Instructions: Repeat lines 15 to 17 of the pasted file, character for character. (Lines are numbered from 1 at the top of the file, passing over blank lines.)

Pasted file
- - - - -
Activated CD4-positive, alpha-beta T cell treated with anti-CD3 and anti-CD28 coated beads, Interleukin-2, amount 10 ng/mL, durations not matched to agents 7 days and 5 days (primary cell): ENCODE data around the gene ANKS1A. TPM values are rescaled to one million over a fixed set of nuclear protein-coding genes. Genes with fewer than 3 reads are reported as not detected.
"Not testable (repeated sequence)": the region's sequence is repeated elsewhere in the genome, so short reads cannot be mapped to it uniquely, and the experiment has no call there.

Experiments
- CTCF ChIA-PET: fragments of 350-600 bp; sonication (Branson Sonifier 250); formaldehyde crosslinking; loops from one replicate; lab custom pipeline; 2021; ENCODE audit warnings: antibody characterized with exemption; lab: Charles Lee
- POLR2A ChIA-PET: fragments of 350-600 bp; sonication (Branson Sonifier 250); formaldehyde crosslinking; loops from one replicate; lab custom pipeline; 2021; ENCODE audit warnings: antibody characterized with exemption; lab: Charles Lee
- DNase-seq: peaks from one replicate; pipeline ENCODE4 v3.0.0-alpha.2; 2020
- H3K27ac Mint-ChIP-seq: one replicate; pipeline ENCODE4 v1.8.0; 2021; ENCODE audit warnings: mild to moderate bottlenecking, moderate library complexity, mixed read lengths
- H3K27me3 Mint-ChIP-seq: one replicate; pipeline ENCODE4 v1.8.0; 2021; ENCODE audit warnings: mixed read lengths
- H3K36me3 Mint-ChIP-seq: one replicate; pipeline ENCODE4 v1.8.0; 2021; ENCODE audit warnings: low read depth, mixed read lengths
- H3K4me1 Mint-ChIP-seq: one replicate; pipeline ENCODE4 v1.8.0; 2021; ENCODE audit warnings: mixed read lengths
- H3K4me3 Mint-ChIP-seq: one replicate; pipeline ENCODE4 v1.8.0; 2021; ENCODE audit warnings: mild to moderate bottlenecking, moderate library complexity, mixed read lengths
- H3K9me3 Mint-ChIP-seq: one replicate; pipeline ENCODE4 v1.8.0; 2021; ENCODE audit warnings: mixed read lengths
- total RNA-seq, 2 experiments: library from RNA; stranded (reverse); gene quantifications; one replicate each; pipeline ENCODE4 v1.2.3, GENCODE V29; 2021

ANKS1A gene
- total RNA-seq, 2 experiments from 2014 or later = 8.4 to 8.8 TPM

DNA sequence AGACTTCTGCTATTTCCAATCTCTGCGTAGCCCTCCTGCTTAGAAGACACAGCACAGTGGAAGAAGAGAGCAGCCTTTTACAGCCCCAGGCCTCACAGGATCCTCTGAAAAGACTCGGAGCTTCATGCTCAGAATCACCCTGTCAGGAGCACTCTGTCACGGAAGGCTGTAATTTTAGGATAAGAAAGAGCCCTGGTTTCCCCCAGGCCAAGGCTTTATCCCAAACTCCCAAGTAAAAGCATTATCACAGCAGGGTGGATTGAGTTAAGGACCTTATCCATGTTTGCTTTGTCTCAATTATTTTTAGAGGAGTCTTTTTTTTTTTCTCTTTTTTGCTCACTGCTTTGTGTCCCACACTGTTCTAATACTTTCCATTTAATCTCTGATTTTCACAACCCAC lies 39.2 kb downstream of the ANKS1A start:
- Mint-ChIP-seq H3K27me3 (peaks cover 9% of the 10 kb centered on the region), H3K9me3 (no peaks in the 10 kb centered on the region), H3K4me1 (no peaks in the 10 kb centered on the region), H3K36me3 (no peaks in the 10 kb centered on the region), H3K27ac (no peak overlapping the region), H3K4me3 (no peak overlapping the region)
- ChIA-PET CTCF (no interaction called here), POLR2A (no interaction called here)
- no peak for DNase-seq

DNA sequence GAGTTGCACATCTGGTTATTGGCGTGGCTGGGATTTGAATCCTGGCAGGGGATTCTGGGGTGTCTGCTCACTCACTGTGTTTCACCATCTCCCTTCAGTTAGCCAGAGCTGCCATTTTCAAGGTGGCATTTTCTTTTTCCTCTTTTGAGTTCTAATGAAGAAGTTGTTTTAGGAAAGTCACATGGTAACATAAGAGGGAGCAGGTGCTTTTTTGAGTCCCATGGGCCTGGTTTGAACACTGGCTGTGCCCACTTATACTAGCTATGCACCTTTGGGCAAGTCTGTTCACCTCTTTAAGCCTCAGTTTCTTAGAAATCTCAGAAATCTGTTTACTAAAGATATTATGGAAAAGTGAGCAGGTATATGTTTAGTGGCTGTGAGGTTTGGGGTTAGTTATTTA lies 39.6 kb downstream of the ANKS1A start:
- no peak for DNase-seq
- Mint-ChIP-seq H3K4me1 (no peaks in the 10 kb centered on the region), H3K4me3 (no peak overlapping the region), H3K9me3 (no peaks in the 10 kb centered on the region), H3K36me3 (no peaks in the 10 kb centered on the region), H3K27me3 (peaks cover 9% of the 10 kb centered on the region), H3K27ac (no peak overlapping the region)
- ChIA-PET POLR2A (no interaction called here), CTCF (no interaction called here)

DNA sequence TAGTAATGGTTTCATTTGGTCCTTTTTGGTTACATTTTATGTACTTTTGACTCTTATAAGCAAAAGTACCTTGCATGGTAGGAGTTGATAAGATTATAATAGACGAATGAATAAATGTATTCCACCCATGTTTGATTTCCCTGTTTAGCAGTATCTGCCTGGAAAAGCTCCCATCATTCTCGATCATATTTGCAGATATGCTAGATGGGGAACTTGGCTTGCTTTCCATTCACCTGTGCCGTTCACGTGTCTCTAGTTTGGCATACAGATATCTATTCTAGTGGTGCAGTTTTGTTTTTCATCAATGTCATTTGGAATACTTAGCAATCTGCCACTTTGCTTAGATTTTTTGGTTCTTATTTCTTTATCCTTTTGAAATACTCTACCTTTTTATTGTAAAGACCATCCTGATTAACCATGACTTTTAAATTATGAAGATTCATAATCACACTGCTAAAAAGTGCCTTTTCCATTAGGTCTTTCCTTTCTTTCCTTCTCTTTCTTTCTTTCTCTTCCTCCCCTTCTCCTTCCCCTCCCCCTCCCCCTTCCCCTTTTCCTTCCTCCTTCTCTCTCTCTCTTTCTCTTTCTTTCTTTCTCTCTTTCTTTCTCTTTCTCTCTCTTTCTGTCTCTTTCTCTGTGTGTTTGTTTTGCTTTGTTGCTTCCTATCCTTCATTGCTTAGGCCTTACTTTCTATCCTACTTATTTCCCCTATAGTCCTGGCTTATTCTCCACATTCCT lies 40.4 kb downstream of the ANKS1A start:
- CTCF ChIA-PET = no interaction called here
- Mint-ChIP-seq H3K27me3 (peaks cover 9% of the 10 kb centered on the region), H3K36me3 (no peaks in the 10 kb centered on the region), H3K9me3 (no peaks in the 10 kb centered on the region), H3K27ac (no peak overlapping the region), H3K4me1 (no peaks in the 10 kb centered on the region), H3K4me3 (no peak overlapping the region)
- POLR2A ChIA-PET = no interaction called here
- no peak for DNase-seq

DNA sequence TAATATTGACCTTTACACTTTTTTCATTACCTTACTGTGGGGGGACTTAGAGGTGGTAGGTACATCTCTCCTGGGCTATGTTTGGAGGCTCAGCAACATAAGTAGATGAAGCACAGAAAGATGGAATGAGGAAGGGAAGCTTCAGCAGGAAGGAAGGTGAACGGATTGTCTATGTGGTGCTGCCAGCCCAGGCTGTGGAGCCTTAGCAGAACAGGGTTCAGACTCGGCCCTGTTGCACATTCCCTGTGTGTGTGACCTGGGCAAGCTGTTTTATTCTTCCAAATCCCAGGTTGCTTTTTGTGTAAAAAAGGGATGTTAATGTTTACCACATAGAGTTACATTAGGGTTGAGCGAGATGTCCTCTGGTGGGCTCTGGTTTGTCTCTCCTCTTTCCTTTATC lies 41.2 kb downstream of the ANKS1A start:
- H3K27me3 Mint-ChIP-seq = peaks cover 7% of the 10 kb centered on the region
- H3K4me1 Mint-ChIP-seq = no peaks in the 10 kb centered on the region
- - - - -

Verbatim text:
- total RNA-seq, 2 experiments from 2014 or later = 8.4 to 8.8 TPM

DNA sequence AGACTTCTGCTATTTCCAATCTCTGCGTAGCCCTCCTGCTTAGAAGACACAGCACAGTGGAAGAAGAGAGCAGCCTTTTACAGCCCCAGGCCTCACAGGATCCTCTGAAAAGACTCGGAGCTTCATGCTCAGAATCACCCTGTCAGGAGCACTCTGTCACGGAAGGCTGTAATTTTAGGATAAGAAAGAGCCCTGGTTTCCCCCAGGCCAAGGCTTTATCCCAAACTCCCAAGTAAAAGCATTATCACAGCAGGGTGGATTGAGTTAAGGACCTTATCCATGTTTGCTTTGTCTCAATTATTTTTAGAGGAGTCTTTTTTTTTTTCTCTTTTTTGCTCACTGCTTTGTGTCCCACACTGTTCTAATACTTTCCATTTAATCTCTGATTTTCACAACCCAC lies 39.2 kb downstream of the ANKS1A start:
- Mint-ChIP-seq H3K27me3 (peaks cover 9% of the 10 kb centered on the region), H3K9me3 (no peaks in the 10 kb centered on the region), H3K4me1 (no peaks in the 10 kb centered on the region), H3K36me3 (no peaks in the 10 kb centered on the region), H3K27ac (no peak overlapping the region), H3K4me3 (no peak overlapping the region)